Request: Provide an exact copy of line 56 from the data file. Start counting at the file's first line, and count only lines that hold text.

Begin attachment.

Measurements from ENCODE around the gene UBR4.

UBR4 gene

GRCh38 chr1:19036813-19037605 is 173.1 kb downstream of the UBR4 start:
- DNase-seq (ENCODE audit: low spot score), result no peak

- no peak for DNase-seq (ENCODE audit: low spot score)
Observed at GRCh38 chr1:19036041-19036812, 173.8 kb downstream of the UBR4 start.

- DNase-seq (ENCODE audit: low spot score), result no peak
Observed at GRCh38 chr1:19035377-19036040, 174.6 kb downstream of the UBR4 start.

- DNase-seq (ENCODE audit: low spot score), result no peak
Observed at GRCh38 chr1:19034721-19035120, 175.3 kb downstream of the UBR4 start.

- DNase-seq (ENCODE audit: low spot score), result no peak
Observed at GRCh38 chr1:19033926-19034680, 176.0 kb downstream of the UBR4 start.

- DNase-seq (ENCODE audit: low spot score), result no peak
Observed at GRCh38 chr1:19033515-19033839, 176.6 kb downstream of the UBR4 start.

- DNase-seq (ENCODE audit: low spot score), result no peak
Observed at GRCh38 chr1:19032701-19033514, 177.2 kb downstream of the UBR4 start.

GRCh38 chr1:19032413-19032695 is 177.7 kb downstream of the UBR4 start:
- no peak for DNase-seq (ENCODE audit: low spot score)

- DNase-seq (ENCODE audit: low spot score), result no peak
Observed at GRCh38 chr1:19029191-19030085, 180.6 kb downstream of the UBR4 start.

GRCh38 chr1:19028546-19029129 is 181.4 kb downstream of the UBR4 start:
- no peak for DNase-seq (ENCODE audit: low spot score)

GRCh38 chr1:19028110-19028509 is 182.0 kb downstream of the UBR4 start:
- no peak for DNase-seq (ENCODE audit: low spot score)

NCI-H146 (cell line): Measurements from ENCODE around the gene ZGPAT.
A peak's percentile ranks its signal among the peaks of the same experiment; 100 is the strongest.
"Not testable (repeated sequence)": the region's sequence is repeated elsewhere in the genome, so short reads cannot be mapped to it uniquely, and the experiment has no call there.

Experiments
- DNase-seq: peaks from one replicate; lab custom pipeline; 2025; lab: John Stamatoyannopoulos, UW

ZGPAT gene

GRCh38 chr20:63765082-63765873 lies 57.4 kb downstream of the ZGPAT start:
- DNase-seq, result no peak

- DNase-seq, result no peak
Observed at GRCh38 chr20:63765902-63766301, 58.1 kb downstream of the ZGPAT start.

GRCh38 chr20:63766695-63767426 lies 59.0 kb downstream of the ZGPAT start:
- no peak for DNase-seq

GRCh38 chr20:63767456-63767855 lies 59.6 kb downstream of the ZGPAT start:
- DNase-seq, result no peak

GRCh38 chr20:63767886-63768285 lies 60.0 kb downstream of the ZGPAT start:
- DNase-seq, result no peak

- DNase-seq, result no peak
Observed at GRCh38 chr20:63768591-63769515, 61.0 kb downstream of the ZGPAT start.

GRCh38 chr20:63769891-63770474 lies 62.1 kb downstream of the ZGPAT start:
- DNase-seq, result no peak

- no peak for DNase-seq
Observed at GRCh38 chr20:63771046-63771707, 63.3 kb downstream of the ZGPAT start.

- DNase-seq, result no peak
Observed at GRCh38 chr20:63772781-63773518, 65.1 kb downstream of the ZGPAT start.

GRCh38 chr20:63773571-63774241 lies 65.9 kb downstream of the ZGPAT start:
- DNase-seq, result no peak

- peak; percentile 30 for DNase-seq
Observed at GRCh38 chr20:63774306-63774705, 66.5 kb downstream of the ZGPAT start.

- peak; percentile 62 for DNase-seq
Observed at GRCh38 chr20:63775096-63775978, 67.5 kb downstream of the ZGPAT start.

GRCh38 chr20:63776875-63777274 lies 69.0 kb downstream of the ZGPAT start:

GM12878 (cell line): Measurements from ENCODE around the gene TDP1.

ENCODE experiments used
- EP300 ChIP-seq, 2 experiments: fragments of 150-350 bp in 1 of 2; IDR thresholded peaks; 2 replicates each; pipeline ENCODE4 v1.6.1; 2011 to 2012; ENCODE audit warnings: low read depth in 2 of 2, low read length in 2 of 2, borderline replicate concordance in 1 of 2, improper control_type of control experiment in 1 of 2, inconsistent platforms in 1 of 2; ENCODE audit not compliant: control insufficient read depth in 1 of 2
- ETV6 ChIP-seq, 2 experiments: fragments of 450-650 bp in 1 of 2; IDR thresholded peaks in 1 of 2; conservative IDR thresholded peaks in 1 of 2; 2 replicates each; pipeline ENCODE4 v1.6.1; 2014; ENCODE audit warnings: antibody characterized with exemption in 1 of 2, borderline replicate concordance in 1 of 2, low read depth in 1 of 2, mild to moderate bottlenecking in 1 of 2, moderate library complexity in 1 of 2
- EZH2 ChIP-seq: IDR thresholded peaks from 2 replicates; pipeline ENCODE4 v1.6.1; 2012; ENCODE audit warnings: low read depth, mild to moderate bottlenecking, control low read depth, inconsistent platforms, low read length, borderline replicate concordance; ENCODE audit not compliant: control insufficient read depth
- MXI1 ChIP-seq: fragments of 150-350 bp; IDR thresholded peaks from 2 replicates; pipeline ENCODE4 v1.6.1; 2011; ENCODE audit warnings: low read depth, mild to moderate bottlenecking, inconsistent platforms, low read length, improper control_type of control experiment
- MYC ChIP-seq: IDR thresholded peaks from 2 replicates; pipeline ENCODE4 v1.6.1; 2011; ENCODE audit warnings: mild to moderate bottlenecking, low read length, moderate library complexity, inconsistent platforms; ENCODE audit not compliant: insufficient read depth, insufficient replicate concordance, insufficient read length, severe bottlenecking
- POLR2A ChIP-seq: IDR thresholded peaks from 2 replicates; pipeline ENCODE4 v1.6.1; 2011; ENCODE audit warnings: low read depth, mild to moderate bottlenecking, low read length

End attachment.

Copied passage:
GM12878 (cell line): Measurements from ENCODE around the gene TDP1.